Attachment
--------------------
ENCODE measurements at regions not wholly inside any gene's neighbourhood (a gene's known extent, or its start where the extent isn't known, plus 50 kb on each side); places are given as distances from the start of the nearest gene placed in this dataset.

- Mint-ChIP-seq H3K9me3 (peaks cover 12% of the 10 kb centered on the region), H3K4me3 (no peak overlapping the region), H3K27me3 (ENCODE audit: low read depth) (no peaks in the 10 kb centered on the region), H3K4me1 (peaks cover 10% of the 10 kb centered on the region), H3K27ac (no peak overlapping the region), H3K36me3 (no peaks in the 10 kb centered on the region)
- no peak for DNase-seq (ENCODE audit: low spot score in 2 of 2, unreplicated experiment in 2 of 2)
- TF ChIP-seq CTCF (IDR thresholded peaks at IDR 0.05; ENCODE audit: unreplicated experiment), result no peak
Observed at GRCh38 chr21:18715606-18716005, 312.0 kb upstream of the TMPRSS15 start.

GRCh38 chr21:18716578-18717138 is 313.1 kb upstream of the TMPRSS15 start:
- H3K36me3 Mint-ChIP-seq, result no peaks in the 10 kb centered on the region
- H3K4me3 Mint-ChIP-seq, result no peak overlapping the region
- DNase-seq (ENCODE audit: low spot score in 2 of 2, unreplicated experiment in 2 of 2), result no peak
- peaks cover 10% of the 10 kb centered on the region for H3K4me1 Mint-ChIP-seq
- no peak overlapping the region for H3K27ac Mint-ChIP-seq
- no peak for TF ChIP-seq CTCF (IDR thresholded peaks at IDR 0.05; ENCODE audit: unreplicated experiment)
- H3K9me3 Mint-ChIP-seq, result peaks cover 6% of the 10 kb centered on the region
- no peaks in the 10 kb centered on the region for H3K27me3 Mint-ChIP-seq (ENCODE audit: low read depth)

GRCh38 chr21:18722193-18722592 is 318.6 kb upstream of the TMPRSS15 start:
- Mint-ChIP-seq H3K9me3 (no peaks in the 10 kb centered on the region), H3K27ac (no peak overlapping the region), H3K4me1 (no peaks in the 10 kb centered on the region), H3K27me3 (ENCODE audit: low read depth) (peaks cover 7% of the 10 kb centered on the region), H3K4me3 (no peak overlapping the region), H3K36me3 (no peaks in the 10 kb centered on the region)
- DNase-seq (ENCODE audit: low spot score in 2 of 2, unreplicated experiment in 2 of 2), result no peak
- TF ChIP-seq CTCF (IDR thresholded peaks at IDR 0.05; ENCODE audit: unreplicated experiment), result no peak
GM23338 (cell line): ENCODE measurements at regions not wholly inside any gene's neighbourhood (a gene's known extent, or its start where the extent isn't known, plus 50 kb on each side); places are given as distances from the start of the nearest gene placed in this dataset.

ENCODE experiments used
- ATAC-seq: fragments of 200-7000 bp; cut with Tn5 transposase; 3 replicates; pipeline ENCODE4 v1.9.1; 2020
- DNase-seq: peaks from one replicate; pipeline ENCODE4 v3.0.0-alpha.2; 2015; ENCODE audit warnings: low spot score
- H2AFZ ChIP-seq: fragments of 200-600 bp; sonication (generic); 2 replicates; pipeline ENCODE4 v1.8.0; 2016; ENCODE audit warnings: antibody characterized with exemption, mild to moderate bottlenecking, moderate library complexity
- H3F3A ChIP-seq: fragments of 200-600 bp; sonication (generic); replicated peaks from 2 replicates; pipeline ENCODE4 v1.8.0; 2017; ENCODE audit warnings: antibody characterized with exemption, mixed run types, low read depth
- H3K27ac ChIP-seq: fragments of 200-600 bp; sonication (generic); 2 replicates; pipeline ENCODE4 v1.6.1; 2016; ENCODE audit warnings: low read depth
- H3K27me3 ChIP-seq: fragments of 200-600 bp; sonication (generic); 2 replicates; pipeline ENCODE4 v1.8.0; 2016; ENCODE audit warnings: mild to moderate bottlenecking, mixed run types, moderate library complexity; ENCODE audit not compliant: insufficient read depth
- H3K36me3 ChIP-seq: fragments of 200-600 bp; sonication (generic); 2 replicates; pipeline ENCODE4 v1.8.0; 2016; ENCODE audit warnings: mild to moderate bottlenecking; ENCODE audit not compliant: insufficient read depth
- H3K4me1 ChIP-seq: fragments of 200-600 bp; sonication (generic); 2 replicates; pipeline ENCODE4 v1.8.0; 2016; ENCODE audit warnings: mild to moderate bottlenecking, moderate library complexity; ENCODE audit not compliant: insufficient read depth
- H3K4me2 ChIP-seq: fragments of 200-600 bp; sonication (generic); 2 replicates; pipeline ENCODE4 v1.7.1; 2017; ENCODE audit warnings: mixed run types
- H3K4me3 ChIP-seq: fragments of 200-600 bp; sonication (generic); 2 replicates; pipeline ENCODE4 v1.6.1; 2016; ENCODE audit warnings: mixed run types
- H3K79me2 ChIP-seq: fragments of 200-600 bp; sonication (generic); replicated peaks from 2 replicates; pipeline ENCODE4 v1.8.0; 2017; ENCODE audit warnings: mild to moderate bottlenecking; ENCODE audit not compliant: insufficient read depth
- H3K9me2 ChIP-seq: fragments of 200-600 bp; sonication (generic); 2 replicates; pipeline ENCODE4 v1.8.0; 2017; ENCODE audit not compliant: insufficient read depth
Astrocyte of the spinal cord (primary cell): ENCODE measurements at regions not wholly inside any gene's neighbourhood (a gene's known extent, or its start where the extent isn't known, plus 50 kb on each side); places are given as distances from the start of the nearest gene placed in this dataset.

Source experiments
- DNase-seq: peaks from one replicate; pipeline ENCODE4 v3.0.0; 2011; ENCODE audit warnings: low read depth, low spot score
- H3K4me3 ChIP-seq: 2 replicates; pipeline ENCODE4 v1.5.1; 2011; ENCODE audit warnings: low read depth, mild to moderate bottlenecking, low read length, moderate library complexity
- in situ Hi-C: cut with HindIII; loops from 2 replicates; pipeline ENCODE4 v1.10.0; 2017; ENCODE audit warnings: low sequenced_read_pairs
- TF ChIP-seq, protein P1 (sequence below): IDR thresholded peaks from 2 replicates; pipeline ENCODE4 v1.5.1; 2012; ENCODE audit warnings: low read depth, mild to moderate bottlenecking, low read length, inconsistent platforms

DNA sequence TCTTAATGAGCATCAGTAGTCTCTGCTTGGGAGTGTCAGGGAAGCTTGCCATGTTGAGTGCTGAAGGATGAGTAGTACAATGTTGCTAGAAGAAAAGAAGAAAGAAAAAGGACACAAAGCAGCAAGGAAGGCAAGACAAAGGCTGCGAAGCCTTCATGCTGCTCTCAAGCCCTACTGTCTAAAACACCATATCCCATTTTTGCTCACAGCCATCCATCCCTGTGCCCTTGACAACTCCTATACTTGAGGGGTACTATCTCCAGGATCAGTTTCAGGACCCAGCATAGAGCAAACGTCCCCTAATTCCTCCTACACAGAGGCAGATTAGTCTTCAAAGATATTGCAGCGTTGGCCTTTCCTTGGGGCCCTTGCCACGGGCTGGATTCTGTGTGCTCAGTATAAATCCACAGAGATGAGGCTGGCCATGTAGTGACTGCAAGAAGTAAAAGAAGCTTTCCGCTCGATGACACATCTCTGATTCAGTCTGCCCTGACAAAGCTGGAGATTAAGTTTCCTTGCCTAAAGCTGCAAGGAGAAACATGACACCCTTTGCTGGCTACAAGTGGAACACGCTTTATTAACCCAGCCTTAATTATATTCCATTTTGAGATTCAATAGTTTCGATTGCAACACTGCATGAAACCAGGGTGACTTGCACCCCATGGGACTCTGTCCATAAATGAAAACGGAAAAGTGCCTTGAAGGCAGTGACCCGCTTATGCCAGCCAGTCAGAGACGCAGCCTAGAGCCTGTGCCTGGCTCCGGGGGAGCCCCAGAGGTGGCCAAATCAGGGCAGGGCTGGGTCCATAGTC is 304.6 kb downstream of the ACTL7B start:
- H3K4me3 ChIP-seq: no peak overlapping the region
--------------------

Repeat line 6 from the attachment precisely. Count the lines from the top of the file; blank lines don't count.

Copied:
GRCh38 chr21:18716578-18717138 is 313.1 kb upstream of the TMPRSS15 start: